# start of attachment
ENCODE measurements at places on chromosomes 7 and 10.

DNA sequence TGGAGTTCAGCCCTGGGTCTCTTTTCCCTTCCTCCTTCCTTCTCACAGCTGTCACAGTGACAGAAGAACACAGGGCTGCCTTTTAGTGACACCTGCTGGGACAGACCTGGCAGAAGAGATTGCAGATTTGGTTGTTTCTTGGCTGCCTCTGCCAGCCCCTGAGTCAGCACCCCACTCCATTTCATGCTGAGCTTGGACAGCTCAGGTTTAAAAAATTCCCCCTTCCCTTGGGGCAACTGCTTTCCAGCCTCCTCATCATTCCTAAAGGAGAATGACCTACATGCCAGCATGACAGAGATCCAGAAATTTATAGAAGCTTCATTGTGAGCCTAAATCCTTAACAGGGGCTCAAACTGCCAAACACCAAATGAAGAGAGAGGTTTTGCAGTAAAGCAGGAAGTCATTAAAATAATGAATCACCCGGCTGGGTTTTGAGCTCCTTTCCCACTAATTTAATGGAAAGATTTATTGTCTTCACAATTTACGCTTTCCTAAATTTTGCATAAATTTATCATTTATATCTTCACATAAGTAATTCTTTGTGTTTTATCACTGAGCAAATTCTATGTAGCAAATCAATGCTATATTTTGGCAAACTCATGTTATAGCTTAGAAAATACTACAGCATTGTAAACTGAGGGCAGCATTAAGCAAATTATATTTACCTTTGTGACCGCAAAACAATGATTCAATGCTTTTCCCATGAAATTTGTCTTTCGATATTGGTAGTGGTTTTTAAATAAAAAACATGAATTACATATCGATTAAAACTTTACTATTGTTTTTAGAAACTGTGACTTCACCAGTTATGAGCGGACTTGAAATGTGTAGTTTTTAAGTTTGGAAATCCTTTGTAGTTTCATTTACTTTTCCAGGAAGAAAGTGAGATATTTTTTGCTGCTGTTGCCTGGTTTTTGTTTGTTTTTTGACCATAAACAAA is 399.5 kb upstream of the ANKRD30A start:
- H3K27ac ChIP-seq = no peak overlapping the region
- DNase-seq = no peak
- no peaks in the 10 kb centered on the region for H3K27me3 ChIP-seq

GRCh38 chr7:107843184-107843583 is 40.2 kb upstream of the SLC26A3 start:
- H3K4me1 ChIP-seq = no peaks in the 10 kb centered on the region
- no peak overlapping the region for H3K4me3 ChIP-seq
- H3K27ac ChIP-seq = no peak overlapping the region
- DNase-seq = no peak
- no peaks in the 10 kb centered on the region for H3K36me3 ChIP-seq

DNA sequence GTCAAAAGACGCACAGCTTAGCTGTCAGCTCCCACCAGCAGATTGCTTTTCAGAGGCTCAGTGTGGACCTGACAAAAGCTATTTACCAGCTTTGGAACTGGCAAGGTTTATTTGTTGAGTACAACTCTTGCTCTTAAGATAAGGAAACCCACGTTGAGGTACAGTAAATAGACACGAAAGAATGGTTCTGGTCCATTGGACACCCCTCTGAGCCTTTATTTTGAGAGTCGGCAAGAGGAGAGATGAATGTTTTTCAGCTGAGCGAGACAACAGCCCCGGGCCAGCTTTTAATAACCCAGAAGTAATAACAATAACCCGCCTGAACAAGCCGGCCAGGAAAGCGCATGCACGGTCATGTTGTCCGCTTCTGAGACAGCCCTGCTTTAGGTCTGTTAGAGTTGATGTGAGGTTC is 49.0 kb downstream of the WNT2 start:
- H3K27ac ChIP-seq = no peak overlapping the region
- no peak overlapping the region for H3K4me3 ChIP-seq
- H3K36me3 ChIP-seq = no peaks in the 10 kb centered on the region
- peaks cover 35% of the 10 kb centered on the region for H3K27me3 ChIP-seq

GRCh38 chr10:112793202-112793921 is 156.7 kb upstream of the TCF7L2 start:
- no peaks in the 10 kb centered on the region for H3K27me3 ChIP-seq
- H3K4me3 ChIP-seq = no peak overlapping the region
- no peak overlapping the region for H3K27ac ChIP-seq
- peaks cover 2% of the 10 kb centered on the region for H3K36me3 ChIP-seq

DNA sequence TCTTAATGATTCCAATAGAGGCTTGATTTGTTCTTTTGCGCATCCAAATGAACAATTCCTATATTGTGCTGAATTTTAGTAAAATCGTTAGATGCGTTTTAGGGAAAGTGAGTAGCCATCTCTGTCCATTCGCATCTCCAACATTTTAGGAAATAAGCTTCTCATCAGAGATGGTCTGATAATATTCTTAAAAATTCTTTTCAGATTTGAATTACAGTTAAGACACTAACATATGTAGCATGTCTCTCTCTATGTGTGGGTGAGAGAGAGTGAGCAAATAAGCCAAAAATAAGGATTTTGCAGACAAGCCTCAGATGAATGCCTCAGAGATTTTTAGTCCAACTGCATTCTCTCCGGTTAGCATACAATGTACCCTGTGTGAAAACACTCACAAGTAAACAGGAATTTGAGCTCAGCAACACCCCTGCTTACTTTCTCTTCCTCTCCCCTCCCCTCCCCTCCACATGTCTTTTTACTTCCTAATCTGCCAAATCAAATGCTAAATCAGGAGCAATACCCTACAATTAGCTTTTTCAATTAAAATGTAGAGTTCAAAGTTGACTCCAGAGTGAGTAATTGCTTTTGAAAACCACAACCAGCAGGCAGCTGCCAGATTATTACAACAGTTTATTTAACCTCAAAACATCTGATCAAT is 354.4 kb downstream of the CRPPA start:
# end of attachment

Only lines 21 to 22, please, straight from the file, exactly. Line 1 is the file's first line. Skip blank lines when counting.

- peaks cover 2% of the 10 kb centered on the region for H3K36me3 ChIP-seq

DNA sequence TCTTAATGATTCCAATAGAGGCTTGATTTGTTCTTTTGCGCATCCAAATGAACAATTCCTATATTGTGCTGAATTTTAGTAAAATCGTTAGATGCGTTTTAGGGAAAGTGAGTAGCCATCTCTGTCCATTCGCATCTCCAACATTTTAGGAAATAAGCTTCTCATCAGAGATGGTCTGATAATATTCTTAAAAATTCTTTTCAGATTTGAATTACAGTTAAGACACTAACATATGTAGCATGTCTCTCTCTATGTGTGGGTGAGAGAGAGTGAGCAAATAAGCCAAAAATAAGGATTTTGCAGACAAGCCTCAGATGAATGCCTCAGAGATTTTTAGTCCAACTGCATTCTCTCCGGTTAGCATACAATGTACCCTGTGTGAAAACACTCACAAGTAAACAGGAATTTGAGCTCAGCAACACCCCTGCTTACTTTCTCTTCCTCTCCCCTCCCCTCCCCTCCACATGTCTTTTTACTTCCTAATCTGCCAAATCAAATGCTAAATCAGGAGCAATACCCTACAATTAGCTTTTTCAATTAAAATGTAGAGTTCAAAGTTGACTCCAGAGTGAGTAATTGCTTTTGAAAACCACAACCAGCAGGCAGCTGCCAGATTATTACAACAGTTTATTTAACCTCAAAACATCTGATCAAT is 354.4 kb downstream of the CRPPA start: